Although vivid, the anomaly can be justified. Any attempt to administer a single rule in both cases would produce an appalling invasion of a family's privacy and would still not be capable of anything but the most arbitrary application. If a woman may abort for no stated reason at all, but is prohibited from aborting for the "wrong" reason (in my hypothetical case the reason being to generate tissue to aid in treating herself or someone else), a law applying equally to mother and clinician obviously would require the public authorities to establish the former's motive in seeking abortion. In attempting to protect the human rights of the foetus, the state would engage in massive violation of the right to personal and family privacy.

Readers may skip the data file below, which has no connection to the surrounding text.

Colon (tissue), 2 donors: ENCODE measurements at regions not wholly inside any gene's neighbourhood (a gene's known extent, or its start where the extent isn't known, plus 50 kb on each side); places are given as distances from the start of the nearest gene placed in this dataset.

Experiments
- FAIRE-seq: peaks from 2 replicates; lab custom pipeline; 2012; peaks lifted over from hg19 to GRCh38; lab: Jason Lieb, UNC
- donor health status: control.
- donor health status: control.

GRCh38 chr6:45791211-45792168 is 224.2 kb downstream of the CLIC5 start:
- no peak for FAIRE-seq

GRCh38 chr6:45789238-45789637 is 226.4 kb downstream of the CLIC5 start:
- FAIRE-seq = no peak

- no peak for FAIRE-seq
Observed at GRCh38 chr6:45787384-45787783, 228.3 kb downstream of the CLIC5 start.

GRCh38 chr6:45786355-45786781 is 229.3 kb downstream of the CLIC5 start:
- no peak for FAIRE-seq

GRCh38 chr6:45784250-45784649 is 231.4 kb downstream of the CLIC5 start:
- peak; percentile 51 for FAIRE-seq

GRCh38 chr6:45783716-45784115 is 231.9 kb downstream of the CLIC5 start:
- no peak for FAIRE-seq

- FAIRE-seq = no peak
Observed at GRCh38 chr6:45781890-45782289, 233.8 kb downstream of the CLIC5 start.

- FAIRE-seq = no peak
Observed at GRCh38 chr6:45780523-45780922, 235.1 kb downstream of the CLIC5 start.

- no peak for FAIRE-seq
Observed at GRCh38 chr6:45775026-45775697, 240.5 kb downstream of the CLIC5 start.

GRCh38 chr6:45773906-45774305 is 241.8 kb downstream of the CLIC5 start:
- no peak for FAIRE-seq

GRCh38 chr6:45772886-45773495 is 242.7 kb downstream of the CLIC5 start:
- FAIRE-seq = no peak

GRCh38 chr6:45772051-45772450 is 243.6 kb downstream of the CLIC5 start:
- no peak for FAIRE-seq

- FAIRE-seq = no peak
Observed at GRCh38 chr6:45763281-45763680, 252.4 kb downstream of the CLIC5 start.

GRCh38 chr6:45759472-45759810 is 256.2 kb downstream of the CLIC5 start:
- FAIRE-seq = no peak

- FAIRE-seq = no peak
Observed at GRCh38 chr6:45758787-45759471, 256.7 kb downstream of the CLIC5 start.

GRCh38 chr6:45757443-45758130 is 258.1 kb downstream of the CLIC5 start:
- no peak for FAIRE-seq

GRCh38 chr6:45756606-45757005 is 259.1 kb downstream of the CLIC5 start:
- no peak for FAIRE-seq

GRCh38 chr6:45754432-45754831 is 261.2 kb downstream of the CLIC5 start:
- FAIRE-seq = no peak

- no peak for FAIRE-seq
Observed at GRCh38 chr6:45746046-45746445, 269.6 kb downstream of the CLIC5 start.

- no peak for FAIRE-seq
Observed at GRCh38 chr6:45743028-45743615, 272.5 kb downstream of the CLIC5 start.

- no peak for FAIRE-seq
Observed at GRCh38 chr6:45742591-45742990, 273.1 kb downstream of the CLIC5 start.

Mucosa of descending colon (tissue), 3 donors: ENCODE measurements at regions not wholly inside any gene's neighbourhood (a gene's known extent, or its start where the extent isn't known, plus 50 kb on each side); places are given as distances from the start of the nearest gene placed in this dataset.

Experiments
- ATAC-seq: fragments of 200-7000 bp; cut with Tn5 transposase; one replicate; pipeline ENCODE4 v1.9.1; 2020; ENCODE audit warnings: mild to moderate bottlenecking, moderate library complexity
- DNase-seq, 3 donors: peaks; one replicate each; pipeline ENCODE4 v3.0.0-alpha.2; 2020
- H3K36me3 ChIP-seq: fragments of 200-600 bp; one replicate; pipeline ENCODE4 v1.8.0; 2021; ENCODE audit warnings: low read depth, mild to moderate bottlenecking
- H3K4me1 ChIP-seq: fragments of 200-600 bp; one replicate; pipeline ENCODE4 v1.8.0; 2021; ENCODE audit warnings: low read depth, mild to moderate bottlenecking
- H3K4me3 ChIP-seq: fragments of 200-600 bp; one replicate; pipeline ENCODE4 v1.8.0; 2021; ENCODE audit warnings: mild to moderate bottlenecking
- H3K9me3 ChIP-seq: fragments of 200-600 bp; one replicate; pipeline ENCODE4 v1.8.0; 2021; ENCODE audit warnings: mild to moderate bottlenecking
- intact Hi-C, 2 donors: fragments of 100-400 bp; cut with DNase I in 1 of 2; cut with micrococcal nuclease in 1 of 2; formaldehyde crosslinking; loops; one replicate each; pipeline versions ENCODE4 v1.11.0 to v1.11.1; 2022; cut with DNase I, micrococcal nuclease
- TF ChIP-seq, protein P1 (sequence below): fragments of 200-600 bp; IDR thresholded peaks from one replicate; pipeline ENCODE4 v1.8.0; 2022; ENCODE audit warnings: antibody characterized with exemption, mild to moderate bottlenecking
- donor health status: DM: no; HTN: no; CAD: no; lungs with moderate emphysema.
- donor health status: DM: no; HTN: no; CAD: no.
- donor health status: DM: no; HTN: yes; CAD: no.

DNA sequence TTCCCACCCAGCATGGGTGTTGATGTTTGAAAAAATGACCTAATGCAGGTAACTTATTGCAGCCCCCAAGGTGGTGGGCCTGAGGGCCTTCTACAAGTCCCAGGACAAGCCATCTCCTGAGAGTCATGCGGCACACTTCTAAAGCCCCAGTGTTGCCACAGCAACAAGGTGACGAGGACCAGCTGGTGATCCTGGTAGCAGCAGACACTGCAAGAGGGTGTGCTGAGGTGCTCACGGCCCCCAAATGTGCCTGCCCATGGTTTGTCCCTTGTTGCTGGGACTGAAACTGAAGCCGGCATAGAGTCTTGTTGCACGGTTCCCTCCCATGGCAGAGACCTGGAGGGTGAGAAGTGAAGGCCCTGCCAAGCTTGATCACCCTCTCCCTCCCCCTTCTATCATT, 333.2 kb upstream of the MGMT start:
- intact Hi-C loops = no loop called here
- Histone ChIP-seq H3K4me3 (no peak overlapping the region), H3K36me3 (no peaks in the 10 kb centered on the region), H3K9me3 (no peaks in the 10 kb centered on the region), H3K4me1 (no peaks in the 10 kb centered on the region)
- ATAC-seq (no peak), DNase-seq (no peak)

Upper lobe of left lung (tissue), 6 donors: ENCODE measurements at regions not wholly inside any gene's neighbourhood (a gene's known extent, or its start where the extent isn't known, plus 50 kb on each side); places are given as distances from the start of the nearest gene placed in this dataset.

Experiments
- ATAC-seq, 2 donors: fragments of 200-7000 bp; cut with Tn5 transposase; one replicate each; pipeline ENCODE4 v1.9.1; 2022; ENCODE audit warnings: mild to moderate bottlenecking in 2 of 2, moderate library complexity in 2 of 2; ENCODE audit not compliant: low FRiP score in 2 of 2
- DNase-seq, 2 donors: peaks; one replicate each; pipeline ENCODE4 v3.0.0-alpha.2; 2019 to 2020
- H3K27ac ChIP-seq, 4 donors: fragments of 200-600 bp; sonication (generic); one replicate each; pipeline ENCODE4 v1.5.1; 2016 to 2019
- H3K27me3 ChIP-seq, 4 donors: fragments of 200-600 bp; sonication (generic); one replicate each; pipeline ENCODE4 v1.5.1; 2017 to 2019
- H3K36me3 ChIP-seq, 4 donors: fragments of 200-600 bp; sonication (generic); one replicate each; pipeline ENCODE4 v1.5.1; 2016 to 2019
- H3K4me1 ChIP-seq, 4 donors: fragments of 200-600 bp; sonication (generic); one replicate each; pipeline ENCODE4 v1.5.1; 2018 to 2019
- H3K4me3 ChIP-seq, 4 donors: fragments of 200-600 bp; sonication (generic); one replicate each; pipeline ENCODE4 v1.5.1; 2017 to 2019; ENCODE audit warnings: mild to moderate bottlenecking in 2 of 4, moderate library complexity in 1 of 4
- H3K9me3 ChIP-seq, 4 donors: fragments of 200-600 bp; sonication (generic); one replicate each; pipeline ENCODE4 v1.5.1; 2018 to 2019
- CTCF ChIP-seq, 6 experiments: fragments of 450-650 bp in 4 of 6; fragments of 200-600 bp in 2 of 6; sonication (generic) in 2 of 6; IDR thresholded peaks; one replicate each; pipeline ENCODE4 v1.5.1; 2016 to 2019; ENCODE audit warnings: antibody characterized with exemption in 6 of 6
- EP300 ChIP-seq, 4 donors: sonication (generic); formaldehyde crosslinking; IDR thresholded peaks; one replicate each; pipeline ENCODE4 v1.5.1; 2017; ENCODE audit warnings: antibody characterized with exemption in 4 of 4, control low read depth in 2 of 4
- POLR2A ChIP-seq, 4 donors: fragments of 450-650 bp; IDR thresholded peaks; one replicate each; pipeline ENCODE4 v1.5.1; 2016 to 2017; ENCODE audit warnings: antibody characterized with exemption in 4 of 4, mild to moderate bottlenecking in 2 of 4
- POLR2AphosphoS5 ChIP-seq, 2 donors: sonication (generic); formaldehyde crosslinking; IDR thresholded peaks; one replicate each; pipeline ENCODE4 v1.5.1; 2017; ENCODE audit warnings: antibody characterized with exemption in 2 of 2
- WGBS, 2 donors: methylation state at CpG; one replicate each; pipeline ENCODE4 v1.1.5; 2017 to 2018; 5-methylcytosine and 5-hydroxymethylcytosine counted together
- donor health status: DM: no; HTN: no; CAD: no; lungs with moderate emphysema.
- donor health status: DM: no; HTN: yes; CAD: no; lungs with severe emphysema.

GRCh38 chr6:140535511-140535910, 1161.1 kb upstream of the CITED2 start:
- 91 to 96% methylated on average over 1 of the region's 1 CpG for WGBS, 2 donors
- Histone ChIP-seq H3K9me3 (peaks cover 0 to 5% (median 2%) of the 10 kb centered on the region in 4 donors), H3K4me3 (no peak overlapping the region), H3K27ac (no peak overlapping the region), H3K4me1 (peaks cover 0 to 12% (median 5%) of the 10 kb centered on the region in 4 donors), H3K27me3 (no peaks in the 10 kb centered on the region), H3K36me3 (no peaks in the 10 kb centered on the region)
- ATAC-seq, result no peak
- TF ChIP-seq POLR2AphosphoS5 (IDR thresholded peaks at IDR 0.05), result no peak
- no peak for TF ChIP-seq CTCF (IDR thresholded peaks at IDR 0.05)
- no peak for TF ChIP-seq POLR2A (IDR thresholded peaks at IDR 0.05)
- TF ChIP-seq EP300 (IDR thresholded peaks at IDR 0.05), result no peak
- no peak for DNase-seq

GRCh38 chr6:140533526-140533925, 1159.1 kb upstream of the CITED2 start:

In addition, one might justify the anomaly on the grounds that the probability of foetal abuse is far greater where fertilization is achieved in vitro and the resulting embryo develops outside the womb. Ethical and emotional factors, as well as the physical burden of gestation, are certain to constrain tissue production through abortion. However, among the underclass in affluent states and among the general population in poor states, the terrible pressure of poverty may erode those constraints.